In most of Germany, farming was handled by tenant farmers who paid rents and obligatory services to the landlord—typically a nobleman. [17] Peasant leaders supervised the fields and ditches and grazing rights, maintained public order and morals, and supported a village court which handled minor offenses. Inside the family the patriarch made all the decisions, and tried to arrange advantageous marriages for his children. Much of the villages' communal life centered on church services and holy days. In Prussia, the peasants drew lots to choose conscripts required by the army. The noblemen handled external relationships and politics for the villages under their control, and were not typically involved in daily activities or decisions. [18]

France

Information about the complexities of the French Revolution, especially the fast-changing scene in Paris, reached isolated areas through both official announcements and long-established oral networks. Peasants responded differently to different sources of information. The limits on political knowledge in these areas depended more on how much peasants chose to know than on bad roads or illiteracy. Historian Jill Maciak concludes that peasants "were neither subservient, reactionary, nor ignorant." [19]

In his seminal book Peasants into Frenchmen: the Modernization of Rural France, 1880–1914 (1976), historian Eugen Weber traced the modernization of French villages and argued that rural France went from backward and isolated to modern and possessing a sense of French nationhood during the late 19th and early 20th centuries. [20] He emphasized the roles of railroads, republican schools, and universal military conscription. He based his findings on school records, migration patterns, military-service documents and economic trends. Weber argued that until 1900 or so a sense of French nationhood was weak in the provinces. Weber then looked at how the policies of the Third Republic created a sense of French nationality in rural areas. [21] The book was widely praised, but some [22] argued that a sense of Frenchness existed in the provinces before 1870.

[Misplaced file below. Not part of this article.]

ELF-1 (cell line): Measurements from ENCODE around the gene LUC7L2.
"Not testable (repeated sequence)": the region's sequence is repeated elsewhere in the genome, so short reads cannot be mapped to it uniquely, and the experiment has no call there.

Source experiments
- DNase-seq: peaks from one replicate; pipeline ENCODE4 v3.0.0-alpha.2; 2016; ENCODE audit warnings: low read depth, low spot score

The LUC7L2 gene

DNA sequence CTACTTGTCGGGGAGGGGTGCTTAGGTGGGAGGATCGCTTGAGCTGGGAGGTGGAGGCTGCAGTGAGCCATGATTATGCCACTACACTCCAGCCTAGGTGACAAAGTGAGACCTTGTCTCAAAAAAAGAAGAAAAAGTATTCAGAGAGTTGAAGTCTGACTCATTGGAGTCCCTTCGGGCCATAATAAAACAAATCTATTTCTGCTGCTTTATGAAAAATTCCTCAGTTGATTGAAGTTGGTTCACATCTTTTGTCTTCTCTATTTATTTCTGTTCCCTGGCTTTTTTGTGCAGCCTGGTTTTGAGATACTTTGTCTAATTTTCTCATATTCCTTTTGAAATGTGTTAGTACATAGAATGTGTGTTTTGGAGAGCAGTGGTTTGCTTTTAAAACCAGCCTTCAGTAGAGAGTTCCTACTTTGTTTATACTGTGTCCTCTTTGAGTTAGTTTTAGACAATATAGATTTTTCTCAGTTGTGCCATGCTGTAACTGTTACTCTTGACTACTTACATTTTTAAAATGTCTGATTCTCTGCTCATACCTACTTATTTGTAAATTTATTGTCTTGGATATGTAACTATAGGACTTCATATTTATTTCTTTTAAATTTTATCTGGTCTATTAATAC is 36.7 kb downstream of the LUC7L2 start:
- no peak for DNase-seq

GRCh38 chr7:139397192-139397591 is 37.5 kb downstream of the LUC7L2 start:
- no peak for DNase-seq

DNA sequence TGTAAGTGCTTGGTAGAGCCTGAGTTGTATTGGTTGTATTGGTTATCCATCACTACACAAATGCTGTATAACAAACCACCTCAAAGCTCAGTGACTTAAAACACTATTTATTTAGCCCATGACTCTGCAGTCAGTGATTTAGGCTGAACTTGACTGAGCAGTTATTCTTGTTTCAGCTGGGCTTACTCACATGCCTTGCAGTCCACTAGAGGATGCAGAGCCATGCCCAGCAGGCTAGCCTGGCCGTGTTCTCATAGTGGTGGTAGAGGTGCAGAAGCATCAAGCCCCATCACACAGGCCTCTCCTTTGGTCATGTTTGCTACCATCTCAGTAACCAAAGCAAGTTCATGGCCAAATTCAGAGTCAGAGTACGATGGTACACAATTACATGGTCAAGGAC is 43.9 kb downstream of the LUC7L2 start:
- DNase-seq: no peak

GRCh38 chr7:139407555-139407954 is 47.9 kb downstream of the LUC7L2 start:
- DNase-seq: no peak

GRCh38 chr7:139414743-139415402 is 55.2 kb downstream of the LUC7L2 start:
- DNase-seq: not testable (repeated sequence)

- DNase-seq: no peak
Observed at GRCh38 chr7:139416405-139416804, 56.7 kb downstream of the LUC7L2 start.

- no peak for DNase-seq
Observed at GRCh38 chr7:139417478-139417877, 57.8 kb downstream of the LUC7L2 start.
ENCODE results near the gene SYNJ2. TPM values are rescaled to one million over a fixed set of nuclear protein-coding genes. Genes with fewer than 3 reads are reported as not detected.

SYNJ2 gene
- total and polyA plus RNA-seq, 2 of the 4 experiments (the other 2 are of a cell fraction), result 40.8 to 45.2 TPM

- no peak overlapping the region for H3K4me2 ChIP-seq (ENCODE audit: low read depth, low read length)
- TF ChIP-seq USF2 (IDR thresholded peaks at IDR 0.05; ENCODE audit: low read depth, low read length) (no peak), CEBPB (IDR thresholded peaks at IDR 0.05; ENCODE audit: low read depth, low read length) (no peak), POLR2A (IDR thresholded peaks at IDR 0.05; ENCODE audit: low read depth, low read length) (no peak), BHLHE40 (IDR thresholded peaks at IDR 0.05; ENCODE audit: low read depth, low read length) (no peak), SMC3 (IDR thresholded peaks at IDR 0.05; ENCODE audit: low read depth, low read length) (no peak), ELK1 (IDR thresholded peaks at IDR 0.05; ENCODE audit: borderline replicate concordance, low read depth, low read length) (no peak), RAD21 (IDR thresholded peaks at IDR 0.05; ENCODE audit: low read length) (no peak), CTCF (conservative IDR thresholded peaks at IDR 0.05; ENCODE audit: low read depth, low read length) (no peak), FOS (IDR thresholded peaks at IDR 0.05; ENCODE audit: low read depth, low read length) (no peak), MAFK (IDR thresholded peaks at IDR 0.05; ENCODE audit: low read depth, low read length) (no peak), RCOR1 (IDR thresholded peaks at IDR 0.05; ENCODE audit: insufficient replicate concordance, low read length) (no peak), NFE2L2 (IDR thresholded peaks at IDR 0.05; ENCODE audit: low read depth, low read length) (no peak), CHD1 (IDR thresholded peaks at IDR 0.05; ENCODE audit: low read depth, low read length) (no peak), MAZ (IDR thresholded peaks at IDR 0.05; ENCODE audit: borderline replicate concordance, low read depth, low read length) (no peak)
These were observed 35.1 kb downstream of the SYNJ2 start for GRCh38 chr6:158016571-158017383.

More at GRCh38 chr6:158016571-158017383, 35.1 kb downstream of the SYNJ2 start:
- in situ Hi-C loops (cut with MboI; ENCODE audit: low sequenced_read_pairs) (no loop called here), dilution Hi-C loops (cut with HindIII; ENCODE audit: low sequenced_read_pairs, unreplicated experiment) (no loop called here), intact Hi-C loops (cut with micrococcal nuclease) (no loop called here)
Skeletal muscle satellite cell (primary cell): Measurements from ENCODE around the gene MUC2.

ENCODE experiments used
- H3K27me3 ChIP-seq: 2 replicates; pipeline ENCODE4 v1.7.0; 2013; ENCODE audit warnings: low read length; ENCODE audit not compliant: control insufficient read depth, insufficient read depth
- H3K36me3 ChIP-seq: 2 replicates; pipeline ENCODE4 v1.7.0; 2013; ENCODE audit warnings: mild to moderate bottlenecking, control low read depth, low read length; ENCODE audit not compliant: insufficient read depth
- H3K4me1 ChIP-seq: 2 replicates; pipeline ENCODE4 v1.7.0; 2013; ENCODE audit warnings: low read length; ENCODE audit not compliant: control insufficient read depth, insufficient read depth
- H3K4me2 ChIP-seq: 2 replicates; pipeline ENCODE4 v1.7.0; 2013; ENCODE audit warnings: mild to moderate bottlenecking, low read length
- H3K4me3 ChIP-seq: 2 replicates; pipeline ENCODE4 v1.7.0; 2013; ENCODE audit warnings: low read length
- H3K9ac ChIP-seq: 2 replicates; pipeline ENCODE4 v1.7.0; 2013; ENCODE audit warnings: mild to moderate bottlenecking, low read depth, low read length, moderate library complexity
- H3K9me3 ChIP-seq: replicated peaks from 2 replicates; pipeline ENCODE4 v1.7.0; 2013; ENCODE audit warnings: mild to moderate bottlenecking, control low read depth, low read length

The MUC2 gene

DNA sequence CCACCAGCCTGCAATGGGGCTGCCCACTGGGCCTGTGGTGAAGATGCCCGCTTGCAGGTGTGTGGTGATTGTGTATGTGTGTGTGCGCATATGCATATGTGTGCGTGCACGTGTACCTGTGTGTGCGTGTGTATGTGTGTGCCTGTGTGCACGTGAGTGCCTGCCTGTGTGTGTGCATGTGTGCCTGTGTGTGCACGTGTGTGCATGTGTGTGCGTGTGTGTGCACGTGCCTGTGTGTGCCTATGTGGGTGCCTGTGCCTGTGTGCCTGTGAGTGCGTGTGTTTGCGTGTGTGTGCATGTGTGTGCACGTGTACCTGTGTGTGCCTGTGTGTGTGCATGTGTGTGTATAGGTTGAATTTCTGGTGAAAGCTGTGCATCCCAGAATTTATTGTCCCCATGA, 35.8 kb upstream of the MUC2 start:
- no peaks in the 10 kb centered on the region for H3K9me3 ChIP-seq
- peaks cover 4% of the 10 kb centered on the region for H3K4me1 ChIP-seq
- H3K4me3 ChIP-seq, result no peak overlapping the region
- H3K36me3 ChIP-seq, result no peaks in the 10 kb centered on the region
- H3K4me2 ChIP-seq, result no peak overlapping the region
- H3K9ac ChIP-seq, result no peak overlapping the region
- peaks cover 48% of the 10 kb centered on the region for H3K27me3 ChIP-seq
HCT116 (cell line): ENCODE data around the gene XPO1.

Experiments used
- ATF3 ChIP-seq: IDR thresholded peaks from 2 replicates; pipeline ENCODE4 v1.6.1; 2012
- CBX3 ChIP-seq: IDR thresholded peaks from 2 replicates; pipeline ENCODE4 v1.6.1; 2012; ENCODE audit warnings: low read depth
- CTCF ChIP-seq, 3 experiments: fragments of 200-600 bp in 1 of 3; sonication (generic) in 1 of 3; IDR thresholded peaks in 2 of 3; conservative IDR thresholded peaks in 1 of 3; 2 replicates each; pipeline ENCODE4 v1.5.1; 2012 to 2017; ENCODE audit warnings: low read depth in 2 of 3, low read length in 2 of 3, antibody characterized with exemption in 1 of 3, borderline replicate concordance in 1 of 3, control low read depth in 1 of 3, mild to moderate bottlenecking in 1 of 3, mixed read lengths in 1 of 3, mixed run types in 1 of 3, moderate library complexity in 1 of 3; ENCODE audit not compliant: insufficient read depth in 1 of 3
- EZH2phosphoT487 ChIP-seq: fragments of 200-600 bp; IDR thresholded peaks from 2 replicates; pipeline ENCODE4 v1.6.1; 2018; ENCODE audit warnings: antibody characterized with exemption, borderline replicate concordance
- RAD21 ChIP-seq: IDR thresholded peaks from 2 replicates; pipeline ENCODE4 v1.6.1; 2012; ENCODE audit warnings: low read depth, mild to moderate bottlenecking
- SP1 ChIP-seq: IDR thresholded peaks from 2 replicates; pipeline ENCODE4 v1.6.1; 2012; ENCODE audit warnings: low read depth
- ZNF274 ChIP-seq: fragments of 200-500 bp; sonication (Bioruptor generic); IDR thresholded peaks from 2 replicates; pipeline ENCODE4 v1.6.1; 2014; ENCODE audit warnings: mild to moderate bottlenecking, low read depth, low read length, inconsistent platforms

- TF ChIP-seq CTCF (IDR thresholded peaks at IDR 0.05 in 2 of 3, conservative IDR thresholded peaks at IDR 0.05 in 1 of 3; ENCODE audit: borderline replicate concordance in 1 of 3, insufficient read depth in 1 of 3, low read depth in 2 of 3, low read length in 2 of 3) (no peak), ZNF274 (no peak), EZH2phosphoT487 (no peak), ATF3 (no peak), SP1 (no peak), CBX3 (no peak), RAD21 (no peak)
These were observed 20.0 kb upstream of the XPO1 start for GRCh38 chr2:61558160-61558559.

Use of the term for Chinese farmers

Farmers in China have been sometimes referred to as "peasants" in English-language sources. However, the traditional term for farmer, nongfu (农夫), simply refers to "farmer" or "agricultural worker". In the 19th century, Japanese intellectuals reinvented the Chinese terms fengjian (封建) for "feudalism" and nongmin (农民), or "farming people", terms used in the description of feudal Japanese society. [23] These terms created a negative image of Chinese farmers by making a class distinction where one had not previously existed. [23] Anthropologist Myron Cohen considers these terms to be neologisms that represented a cultural and political invention. He writes: [24]

This divide represented a radical departure from tradition: F. W. Mote and others have shown how especially during the later imperial era (Ming and Qing dynasties), China was notable for the cultural, social, political, and economic interpenetration of city and countryside. But the term nongmin did enter China in association with Marxist and non-Marxist Western perceptions of the "peasant," thereby putting the full weight of the Western heritage to use in a new and sometimes harshly negative representation of China's rural population. Likewise, with this development Westerners found it all the more "natural" to apply their own historically derived images of the peasant to what they observed or were told in China. The idea of the peasant remains powerfully entrenched in the Western perception of China to this very day.